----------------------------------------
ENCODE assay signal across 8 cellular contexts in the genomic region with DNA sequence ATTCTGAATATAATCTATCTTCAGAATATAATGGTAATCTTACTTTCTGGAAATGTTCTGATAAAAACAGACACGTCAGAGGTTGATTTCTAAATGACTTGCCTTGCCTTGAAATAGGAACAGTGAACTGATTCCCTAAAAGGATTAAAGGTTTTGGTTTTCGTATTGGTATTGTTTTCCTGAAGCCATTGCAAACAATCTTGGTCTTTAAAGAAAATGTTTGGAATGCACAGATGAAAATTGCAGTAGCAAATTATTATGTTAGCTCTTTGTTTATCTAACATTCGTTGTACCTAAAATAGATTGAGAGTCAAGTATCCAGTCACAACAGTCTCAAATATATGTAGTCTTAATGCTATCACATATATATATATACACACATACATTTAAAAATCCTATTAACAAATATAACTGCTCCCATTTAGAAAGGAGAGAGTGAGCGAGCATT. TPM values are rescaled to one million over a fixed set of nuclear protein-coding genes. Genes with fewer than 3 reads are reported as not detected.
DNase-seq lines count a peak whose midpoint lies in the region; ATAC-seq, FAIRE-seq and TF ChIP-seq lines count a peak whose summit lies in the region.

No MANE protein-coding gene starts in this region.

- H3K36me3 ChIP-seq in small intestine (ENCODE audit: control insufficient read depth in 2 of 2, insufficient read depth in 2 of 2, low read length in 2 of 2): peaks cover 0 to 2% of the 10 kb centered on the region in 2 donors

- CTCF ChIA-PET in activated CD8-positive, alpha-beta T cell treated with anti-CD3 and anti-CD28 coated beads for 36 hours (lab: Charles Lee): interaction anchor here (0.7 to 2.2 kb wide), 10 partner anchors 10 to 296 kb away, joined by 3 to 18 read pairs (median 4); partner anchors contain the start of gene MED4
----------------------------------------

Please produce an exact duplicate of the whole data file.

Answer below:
ENCODE assay signal across 8 cellular contexts in the genomic region with DNA sequence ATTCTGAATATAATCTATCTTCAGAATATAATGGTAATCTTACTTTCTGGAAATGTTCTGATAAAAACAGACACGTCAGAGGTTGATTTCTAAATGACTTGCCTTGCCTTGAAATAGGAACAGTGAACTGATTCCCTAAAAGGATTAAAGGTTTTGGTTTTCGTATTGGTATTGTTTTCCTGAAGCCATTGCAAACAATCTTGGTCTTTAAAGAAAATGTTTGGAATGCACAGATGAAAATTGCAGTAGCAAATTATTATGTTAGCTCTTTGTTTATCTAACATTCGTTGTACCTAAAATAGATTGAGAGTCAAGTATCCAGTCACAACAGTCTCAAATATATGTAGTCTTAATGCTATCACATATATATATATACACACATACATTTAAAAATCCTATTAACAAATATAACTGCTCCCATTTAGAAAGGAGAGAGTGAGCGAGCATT. TPM values are rescaled to one million over a fixed set of nuclear protein-coding genes. Genes with fewer than 3 reads are reported as not detected.
DNase-seq lines count a peak whose midpoint lies in the region; ATAC-seq, FAIRE-seq and TF ChIP-seq lines count a peak whose summit lies in the region.

No MANE protein-coding gene starts in this region.

- H3K36me3 ChIP-seq in small intestine (ENCODE audit: control insufficient read depth in 2 of 2, insufficient read depth in 2 of 2, low read length in 2 of 2): peaks cover 0 to 2% of the 10 kb centered on the region in 2 donors

- CTCF ChIA-PET in activated CD8-positive, alpha-beta T cell treated with anti-CD3 and anti-CD28 coated beads for 36 hours (lab: Charles Lee): interaction anchor here (0.7 to 2.2 kb wide), 10 partner anchors 10 to 296 kb away, joined by 3 to 18 read pairs (median 4); partner anchors contain the start of gene MED4